Numeracy from Practice to Theory: Using Interactive Case Studies

"Numeracy is to numbers what literacy is to letters:" a basic skill that must be acquired in real, authentic contexts. In this workshop, we surface teachers' (and participants') beliefs on how context helps or hinders students' successful problem-solving, and see how interactive tools can build understanding of a challenging concept in statistics, within an engaging context. The practical understanding gained from these contexts then builds theoretical understanding of the concepts they necessitated.

Workshop Recap & Interactives

How To Create an Interactive Case Study
Brief introduction to building interactive data and charts using form controls in Microsoft Excel.
Watch on YouTube (5 min.)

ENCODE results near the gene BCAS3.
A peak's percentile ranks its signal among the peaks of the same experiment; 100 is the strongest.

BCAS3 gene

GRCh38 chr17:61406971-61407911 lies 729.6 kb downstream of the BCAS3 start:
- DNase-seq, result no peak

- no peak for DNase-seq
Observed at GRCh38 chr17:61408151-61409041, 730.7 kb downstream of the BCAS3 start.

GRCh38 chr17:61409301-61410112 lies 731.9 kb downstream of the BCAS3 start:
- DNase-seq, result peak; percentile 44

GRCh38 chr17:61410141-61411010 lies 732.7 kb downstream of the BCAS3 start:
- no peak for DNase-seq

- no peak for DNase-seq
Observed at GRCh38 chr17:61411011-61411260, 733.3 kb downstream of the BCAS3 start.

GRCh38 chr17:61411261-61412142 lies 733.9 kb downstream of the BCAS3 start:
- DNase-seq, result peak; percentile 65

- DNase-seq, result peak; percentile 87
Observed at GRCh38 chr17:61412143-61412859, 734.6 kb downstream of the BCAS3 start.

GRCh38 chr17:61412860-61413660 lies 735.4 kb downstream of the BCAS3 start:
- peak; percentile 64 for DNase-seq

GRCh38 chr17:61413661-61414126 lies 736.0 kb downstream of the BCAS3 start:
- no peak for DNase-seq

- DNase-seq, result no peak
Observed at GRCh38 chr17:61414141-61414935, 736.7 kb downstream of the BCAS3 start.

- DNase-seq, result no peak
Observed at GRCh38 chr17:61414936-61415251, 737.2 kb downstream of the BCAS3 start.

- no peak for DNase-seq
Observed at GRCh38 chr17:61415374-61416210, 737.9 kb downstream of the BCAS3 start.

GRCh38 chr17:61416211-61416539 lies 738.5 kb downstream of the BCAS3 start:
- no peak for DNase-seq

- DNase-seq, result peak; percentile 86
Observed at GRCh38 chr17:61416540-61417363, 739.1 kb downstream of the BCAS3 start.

Online Interactive Case Study Examples
Use data from 2000 NAEP 4th-grade math scores in three states, which are confounded across racial categories, to discover how Simpson's Paradox works:
Simpson's Paradox Tool
Beginning with Sweden's income distribution (most equitable in the world), adjust income levels by quintile to approximate other countries:
Income Inequality Tool
Motivation for this tool, from a PBS NewsHour segment inspired by Norton & Ariely's 2011 work:
Watch on YouTube (3:17)


Workshop Slides
Download (PDF)
Workshop Video
On education spending and performance, and Simpson's Paradox
Watch on YouTube (3 min.)
Supporting Articles
Nathan & Koedinger 2000
An Investigation of Teachers' Beliefs of Students' Algebra Development. Cognition and Instruction 18(2), 209-237.
Koedinger & Nathan 2004
The Real Story Behind Story Problems: Effects of Representations on Quantitative Reasoning. J. Learning Sciences 13(2), 129-164.
Terwilliger & Schield 2004
Frequency of Simpson's Paradox in NAEP Data. AERA 2004.